Results of environmental study

In plant A, in February 2006, 2.0 × 107 cfu/l of L. pneumophila serogroup 13 was isolated from the active sludge basin, and 1.0 × 104 cfu/l of L. pneumophila serogroup 3 from water circulating around the plant (Table 1). After Case A had been diagnosed, the plant was sampled again, and high concentrations of L. pneumophila serogroup 1 were isolated from water in the active sludge basin, and from water and sludge in the post-clarification basin. Three strains of L. pneumophila serogroup 1 isolated from the post-clarification basin water and sludge were subtyped and the strains belonged to the monoclonal subgroup Bellingham.

Table 1. Environmental findings from the workplace of Case A, plant A

The domestic water systems of Case A were studied on August 29, 2006. Four samples were taken from the shower (mixture of hot and cold water, 35.5°C), kitchen tap (hot water, 55.0°C), toilet tap (mixture of hot and cold water, 35.5°C) and hose used outside the building (cold water, 10.2°C). All these domestic water samples were Legionella-negative.

In plant B, the active sludge basin was first sampled in August 2005, and 3.0 × 107 cfu/l of L. pneumophila serogroup 5 was detected (Table 2). After Case B had been diagnosed, new samples from the active sludge basin contained high concentrations of Legionella rubrilucens (8.0 × 109 cfu/l) and repeatedly L. pneumophila serogroup 5 (4.3 × 107 cfu/l). Legionellae were also isolated from a well where the rejected waste water was directed. In addition, a cooling tower at the water treatment plant, used for cooling of waste water, was sampled and yielded low concentration of L. pneumophila serogroup 2 (1.7 × 103 cfu/l). A few samples were also taken in November inside the mill, from paper machines and the shower used by Case B, but they did not contain culturable legionellae (Table 2).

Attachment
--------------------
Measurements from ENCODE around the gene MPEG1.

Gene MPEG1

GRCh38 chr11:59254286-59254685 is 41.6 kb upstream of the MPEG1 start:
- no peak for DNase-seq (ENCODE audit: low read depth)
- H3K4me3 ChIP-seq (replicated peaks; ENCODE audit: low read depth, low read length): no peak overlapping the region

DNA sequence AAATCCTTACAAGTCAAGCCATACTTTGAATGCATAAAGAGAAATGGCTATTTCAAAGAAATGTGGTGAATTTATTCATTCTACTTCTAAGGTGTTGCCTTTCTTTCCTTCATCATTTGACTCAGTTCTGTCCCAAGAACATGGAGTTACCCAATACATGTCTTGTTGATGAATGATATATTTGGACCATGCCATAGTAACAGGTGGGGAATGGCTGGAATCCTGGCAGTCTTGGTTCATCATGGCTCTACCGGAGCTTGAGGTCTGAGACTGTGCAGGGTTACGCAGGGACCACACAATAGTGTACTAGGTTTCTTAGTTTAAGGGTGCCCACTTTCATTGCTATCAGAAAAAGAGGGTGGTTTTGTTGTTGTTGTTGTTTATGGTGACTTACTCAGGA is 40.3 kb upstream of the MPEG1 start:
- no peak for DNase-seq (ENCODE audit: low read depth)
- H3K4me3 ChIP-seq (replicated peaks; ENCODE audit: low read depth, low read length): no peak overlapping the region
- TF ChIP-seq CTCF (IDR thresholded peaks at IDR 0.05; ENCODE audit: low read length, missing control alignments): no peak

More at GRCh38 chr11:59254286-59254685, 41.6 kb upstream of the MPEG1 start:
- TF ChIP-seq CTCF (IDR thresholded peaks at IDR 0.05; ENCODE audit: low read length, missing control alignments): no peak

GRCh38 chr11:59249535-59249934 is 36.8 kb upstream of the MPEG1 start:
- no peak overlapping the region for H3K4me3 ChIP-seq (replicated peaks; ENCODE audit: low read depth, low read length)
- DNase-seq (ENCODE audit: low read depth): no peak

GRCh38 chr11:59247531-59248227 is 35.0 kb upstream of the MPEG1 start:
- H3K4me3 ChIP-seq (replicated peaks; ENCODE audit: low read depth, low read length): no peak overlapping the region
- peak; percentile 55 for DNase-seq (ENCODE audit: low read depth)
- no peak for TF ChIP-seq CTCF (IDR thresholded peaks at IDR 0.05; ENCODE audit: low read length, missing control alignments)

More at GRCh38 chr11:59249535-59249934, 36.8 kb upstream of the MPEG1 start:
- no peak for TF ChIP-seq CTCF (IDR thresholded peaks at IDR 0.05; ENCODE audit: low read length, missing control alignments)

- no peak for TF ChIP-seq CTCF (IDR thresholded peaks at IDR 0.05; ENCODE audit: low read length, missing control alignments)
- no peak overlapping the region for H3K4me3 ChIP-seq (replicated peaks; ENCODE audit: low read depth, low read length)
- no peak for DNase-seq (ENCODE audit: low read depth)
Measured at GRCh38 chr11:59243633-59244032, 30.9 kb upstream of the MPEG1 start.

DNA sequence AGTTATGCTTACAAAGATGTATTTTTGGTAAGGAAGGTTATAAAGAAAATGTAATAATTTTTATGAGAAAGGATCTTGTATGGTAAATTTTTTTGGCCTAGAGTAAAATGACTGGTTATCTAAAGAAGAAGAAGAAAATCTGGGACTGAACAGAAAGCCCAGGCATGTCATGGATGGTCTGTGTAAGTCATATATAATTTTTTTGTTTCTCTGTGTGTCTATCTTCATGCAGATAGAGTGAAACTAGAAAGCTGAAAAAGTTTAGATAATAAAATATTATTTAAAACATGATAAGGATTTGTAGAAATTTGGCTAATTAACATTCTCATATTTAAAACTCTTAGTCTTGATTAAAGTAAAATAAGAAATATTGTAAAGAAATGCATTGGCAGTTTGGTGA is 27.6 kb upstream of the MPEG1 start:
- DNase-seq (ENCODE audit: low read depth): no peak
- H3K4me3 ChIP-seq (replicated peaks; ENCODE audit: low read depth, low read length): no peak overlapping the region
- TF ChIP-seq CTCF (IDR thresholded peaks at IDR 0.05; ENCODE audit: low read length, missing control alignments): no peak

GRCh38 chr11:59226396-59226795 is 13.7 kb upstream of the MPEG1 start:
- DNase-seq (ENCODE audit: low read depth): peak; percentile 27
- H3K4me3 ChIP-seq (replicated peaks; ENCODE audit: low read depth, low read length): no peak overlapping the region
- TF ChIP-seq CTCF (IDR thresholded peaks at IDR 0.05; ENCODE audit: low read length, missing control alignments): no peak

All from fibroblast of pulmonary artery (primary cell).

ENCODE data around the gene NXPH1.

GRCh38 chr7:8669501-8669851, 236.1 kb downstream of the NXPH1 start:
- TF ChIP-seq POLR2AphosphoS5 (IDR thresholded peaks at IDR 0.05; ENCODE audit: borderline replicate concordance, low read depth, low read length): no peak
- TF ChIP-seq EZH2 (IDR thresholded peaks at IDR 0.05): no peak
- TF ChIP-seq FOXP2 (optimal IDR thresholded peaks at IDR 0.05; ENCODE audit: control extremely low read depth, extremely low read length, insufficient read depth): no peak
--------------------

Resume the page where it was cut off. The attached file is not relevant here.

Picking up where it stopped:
Table 2. Environmental findings from the workplace of Case B, plant B and mill B

The domestic water systems of Case B were studied on November 23, 2006. The samples taken from the shower (mixture of hot and cold water, 37.7°C), kitchen tap (hot water, 53.4°C) and toilet tap (cold water, 11.3°C) were Legionella-negative.

Meteorological data reported that the wind had blown from south-west, west-southwest, south, south-south-west and west during the period of the latest working days and hours of Case B before the onset of symptoms. The wind speed was only from 1.1 to 4.2. m/s. This data from the local weather station, which was situated close to the waste water treatment plant B, was used to draw the inverse wind roses in Figure 1. Case B had been working in a field situated east from the waste water treatment plant B, and was exposed to the wind blowing exactly from west to east for at least four hours, 13 days before the onset of his symptoms.